Format

Send to

Choose Destination
Anesth Analg. 2019 Mar 14. doi: 10.1213/ANE.0000000000004126. [Epub ahead of print]

Prospective Investigation of the Operating Room Time-Out Process.

Author information

1
From the Departments of Anesthesiology.
2
Biomedical Informatics, Vanderbilt University Medical Center, Nashville, Tennessee.
3
Division of Epidemiology and Biostatistics, School of Public Health, University of Illinois at Chicago, Chicago, Illinois.
4
Surgery.
5
Health Policy, Vanderbilt University Medical Center, Nashville, Tennessee.

Abstract

BACKGROUND:

Although the surgical pause or time-out is a required part of most hospitals' standard operating procedures, little is known about the quality of execution of the time-out in routine clinical practice. An interactive electronic time-out was implemented to increase surgical team compliance with the time-out procedure and to improve communication among team members in the operating room. We sought to identify nonroutine events that occur during the time-out procedure in the operating room, including distractions and interruptions, deviations from protocol, and the problem-solving strategies used by operating room team members to mitigate them.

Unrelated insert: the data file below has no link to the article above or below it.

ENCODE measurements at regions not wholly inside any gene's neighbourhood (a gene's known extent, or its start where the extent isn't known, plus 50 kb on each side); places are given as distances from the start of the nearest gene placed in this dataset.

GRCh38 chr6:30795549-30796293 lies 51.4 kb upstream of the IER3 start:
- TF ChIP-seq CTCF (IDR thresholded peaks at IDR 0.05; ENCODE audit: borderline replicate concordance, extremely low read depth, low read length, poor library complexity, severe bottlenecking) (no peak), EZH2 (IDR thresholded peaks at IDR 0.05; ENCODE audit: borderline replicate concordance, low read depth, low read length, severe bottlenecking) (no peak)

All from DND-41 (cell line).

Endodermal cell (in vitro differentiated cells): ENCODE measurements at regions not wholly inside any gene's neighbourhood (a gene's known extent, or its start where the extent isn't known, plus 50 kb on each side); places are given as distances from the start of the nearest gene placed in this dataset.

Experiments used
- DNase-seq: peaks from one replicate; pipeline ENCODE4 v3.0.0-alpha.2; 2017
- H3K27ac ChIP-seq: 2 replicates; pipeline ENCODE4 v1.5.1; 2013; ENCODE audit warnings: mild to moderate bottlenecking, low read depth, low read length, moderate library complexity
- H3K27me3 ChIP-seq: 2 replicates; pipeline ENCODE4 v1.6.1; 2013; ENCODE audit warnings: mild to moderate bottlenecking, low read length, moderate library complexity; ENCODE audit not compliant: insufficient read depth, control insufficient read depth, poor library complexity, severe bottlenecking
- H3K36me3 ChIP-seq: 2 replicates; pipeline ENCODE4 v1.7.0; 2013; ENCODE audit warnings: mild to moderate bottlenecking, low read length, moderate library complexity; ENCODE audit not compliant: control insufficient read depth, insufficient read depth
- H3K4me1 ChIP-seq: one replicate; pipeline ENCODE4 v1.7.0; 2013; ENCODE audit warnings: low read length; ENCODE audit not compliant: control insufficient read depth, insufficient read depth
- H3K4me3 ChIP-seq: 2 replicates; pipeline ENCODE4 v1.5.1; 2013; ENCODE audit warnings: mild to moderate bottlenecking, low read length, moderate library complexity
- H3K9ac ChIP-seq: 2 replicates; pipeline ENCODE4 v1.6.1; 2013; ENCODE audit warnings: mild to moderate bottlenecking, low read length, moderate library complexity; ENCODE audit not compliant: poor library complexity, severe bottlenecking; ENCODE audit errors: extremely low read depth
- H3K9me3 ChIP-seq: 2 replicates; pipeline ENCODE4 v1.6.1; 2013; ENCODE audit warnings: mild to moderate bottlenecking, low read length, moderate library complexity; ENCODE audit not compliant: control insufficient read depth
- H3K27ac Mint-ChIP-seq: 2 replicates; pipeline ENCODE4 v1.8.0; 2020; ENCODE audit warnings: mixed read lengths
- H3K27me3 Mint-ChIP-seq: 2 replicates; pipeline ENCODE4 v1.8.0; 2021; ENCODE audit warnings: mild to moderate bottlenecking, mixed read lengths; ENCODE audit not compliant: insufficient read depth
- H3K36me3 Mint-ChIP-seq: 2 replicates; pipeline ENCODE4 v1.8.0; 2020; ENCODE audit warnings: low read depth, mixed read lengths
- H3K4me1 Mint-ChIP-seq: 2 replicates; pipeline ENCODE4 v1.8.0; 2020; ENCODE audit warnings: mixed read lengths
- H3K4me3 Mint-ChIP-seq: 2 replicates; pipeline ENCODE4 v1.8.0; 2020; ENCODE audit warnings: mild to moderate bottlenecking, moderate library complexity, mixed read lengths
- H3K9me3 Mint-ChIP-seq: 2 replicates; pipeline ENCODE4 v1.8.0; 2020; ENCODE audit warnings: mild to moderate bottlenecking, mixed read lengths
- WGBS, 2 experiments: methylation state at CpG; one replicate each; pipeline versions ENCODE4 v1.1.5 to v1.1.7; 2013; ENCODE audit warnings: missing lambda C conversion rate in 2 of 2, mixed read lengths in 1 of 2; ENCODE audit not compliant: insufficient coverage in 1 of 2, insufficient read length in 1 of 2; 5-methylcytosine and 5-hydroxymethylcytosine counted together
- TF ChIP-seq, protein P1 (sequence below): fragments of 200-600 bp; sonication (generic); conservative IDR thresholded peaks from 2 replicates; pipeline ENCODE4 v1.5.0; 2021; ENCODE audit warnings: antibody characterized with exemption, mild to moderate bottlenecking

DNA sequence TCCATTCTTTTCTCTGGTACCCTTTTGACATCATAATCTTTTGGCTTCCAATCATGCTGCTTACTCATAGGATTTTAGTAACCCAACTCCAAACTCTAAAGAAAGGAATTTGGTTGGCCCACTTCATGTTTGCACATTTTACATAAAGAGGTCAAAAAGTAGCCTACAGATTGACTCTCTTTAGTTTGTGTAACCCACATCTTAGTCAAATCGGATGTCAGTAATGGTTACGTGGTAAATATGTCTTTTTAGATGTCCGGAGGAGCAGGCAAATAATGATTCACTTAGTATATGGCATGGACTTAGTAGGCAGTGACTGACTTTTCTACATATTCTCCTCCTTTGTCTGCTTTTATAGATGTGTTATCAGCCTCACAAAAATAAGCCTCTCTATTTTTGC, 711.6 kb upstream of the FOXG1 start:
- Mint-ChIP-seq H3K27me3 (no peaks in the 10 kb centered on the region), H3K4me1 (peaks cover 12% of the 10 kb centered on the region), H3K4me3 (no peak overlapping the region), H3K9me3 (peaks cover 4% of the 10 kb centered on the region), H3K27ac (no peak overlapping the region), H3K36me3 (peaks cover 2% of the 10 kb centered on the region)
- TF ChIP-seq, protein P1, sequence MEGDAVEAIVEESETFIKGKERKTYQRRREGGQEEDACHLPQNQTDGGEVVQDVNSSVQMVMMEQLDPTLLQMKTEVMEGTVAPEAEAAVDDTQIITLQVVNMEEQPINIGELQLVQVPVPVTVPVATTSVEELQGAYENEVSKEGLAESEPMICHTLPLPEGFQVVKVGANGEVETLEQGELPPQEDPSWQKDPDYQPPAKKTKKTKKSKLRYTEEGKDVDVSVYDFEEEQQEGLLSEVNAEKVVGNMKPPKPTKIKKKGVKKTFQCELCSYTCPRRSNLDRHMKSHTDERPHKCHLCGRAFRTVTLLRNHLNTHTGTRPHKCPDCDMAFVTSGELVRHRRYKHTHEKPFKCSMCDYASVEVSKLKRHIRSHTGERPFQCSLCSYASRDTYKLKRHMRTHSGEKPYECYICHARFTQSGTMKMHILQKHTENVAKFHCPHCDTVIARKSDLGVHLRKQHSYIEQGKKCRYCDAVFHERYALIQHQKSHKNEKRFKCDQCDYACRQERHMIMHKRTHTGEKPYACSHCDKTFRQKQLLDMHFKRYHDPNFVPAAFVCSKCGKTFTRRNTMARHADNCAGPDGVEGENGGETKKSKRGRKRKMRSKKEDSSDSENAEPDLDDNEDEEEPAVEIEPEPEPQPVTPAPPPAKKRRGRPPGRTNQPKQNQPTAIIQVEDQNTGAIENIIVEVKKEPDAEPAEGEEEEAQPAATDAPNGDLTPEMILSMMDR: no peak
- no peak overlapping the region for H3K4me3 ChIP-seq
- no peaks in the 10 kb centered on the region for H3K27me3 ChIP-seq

METHODS:

Direct observations of surgical time-outs were performed on 166 nonemergent surgeries in 2016. For each time-out, the observers recorded compliance with each step, any nonroutine events that may have occurred, and whether any operating room team members were distracted.

RESULTS:

The time-out procedure was performed before the first incision in 100% of cases. An announcement was made to indicate the start of the time-out procedure in 163 of 166 observed surgeries. Most observed time-outs were completed in <1 minute. Most time-outs were completed without interruption (92.8%). The most common reason for an interruption was to verify patient information. Ten time-out procedures were stopped due to a safety concern. At least 1 member of the operating room team was actively distracted in 10.2% of the time-out procedures observed.

CONCLUSIONS:

Compliance with preincision time-outs is high at our institution, and nonroutine events are a rare occurrence. It is common for ≥1 member of the operating room team to be actively distracted during time-out procedures, even though most time-outs are completed in under 1 minute. Despite distractions, there were no wrong-site or wrong-person surgeries reported at our hospital during the study period. We conclude that the simple act of performing a preprocedure checklist may be completed quickly, but that distractions are common.

Supplemental Content

Full text links

Icon for Wolters Kluwer
Loading ...
Support Center